Published on September 25, 2020 Evergreen Brick Works turns 10!
“Today marks an important date in the 30-year history of Evergreen – a day 10 years ago when a historic brick factory in Toronto’s Don Valley officially opened to the public as Evergreen Brick Works. After years of ecological restoration in the Valley, stewardship events and outdoor education programs, opening the Brick Works signified the creation of a central place for all of it to come together - and more. The remarkable success of Evergreen Brick Works shows just what can happen when you bring old buildings, with soul, to life in a magical way.”
Chief Executive Officer, Evergreen Here’s what Evergreen Brick Works looked like 10 years ago through photos.
Celebrating together. Opening day in 2010 was a bright and cheery celebration, complete with papier-mâché costumes and an array of instruments. This first official public event at the Brick Works was the first of many events that celebrate our city and each other - an important part of what makes this place special.
The nursery. Evergreen Gardens (now Evergreen Garden Market) had its first home under the Pavilions. Today, it boasts locally produced artisanal products and Toronto’s widest selection of Ontario native flowers, plants and trees for gardens of all sizes—from the container on your condo countertop to your backyard in the city.
The farmers' market. An important part of the journey to transforming the historic brick factory into Evergreen Brick Works was learning through piloting ideas. It didn’t all begin on this day 10 years ago, three years prior we tested a small farmers’ market to see if it was right for the community. The initial day was a huge success, with vendors selling out within hours. Today, the farmers’ market has grown to become one of the largest in Toronto and a staple for building a resilient local food system.
Loving the land. The Brick Works site and surrounding trails are the traditional homelands and seasonal settlement for many Indigenous nations, primarily the Wendat, Haudenosaunee, and Anishnaabek. Prior to the industrialization of the Don River, the rich, loamy soil lent itself well to agriculture and many settlements planted The Three Sisters (corn/maize, beans and squash) along the riverbanks. Today, our urban agriculture team and Indigenous partner programs work together to continue growing food and medicine through Indigenous gardening techniques, like The Three Sisters.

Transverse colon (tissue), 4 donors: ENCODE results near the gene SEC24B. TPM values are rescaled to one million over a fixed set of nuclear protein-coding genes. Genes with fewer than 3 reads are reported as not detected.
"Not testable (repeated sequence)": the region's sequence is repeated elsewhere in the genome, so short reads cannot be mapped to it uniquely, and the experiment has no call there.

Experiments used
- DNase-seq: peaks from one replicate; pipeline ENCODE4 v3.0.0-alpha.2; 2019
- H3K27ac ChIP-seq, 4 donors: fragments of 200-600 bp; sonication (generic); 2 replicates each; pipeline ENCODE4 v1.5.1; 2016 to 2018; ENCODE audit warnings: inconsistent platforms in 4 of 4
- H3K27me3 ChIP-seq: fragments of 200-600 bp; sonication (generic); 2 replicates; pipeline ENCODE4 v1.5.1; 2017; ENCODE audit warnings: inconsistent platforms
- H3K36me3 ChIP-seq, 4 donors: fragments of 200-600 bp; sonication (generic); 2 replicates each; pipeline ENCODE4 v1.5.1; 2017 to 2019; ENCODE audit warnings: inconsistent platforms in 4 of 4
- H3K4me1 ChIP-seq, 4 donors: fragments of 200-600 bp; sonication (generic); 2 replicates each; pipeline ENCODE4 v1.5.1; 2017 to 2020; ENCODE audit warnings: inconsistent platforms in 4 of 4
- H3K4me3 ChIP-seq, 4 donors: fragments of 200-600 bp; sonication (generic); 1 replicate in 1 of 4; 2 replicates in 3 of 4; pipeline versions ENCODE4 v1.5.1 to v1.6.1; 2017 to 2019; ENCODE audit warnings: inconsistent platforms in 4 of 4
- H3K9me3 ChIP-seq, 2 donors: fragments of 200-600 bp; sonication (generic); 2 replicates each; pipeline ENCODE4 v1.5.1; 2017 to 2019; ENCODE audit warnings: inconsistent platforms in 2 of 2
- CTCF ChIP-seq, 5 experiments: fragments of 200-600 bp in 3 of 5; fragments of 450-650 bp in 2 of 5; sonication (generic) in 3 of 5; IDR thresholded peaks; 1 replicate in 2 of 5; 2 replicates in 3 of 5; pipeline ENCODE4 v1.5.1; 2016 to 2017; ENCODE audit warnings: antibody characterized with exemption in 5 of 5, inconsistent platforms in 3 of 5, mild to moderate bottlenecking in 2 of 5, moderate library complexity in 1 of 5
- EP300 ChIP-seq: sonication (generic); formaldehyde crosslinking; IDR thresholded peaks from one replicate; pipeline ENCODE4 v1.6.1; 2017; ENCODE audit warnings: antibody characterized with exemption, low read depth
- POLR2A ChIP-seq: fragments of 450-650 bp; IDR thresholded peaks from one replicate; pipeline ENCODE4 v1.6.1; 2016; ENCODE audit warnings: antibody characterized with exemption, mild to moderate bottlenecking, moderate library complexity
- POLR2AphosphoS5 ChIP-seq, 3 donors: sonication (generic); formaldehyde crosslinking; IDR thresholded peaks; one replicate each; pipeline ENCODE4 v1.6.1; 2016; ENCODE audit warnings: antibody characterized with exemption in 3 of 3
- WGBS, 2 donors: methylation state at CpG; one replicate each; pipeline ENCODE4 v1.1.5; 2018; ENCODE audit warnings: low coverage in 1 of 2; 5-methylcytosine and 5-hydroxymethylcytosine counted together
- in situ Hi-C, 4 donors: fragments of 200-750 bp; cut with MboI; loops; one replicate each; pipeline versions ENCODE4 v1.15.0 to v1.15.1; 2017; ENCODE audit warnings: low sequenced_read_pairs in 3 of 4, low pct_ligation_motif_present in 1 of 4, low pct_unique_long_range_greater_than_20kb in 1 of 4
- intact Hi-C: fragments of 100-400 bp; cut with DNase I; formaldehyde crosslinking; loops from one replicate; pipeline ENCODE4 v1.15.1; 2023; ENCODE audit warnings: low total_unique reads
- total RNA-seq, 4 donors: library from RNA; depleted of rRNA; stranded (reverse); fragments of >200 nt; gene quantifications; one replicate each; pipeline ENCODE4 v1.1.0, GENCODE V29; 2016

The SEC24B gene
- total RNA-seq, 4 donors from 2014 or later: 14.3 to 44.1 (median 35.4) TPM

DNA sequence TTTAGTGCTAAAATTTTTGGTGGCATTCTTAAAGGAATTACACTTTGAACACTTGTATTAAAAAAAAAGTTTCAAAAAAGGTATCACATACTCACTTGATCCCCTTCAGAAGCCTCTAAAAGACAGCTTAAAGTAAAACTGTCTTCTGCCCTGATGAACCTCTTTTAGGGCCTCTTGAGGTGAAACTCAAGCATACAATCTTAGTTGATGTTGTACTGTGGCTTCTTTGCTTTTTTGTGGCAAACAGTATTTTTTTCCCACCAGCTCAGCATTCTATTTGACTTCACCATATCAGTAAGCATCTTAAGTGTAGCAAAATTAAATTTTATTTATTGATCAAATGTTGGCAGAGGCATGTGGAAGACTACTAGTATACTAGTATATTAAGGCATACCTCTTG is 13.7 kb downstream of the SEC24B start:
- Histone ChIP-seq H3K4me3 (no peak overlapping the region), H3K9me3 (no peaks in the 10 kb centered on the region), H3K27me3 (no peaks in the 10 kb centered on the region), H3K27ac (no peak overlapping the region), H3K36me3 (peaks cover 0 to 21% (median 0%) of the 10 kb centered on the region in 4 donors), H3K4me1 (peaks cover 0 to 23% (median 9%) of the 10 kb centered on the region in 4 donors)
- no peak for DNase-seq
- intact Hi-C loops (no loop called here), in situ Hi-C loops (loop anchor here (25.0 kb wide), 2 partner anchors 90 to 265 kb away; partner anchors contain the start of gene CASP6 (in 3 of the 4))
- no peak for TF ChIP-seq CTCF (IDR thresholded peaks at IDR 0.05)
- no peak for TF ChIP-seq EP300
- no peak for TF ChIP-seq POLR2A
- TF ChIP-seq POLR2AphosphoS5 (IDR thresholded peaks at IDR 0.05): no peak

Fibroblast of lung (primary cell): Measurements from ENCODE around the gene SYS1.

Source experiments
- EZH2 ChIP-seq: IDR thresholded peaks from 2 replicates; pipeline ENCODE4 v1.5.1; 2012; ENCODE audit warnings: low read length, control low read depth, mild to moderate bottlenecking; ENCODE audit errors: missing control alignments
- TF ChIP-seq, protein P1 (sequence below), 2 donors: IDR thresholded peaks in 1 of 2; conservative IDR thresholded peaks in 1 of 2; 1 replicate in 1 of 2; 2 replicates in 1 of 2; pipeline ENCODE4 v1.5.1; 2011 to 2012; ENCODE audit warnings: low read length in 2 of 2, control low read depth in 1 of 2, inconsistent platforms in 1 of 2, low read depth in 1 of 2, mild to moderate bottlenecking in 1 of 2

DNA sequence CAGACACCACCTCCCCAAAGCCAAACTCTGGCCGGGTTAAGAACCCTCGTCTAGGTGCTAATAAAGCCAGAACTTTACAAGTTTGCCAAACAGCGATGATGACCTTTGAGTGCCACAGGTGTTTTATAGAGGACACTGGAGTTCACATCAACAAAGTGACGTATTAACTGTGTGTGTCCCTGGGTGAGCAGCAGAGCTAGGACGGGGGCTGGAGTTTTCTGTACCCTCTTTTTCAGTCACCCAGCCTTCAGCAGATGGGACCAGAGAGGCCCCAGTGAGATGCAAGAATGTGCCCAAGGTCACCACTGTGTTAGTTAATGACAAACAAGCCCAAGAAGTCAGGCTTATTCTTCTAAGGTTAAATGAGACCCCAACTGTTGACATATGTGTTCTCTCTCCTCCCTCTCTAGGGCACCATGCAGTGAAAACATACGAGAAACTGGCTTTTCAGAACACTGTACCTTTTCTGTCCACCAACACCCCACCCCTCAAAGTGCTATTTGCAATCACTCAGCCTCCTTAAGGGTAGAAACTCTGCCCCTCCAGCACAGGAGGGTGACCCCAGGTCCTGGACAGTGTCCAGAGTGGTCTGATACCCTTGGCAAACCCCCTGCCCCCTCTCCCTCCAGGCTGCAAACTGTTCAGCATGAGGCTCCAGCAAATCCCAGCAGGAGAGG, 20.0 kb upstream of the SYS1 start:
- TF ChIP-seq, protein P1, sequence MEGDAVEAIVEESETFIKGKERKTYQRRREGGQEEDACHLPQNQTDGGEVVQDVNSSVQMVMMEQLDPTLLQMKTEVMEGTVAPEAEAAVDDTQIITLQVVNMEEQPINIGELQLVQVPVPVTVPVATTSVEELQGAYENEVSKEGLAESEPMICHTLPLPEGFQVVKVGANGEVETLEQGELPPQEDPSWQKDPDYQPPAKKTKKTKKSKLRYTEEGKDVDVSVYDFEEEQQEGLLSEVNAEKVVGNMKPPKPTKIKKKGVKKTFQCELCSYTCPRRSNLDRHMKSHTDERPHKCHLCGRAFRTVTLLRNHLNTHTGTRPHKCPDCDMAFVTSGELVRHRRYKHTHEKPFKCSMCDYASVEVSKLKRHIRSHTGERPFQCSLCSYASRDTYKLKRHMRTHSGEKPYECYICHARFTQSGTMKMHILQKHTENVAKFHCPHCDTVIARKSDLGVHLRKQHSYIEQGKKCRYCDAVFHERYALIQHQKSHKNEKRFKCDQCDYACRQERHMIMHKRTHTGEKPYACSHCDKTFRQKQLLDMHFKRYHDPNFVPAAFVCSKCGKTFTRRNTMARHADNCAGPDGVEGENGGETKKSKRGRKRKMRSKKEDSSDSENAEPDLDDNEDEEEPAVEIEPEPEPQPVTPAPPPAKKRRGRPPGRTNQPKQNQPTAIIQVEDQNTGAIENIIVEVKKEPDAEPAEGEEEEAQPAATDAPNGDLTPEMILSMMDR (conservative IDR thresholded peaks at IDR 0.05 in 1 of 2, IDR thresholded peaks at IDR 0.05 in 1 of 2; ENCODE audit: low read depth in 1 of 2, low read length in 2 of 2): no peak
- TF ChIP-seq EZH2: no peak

Grounds for learning. The above photo captures some of the first Brick Works summer campers, inquisitively planning their exploration of the site. For summer camp in 2010, participants had the exciting opportunity to explore the site prior to the official opening, and see the daily construction changes in progress!
Growing good things. Evergreen’s start as a tree planting organization meant creating and improving green spaces was core to the work we do. Evergreen staff, volunteers, and partners worked together in 2010 to plant gardens throughout the site, pictured here planting in what is now Koerner Gardens. Throughout the years, the Brick Works gardens have continued to expand, demonstrating the power of urban agriculture in cities.
For our birthday, support the place you love.
Support the place you love by becoming an official Friend of Evergreen Brick Works!
Friends get access to weekly market deals, workshops, discounts, and more. Sign up by October 8 for a chance to win $100 Market Bucks.
The Brick Works has grown to become a leading example of adaptive reuse, thriving community hub and a demonstration site – but it’s the bustling marketplace, children’s songs and laughter, hands digging in the gardens, and all of you who make it special.
Interested in learning more about the making of Evergreen Brick Works? Click here to check out the original renderings that inspired the site we know today.
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